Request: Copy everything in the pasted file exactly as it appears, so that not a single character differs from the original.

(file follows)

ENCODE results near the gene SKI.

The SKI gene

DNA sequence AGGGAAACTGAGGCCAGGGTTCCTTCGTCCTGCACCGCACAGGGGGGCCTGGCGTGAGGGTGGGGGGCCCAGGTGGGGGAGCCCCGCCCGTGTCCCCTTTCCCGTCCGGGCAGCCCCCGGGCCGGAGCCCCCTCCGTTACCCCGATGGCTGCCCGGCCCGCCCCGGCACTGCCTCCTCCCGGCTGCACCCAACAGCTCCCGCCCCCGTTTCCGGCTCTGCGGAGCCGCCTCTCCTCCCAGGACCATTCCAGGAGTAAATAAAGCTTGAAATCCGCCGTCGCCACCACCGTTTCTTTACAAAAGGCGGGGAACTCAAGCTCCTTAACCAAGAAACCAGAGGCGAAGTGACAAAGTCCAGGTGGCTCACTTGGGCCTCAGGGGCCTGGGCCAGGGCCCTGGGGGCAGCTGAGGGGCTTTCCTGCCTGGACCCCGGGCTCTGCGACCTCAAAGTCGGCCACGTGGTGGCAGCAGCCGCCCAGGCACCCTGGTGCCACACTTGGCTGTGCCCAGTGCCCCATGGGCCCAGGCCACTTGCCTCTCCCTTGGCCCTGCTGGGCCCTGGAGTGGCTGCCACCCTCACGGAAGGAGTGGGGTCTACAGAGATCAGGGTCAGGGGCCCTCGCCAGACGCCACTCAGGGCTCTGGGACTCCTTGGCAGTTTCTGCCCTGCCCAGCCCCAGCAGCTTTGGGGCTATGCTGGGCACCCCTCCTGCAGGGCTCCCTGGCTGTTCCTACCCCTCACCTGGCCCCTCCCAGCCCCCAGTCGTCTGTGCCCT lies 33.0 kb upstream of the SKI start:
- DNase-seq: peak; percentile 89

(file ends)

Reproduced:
ENCODE results near the gene SKI.

The SKI gene

DNA sequence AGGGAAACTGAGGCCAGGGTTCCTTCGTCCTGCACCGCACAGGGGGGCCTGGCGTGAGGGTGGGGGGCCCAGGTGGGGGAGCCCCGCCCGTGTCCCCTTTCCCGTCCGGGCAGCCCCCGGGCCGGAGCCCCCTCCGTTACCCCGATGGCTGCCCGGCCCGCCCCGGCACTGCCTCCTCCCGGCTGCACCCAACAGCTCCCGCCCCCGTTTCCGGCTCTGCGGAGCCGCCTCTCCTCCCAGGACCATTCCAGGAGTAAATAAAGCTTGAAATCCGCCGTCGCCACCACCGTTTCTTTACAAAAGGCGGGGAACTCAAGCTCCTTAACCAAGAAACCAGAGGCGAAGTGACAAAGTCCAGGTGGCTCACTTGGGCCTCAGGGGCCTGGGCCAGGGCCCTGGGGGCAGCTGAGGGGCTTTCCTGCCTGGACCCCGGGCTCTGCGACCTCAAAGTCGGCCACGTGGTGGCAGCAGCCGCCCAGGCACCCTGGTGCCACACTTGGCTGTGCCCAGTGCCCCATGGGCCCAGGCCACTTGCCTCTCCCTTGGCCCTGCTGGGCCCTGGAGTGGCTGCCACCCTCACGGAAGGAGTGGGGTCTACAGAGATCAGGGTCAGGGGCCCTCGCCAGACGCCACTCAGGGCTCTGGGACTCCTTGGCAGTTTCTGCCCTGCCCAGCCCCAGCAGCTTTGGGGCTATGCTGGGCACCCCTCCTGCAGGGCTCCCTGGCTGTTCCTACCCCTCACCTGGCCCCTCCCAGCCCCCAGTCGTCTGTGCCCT lies 33.0 kb upstream of the SKI start:
- DNase-seq: peak; percentile 89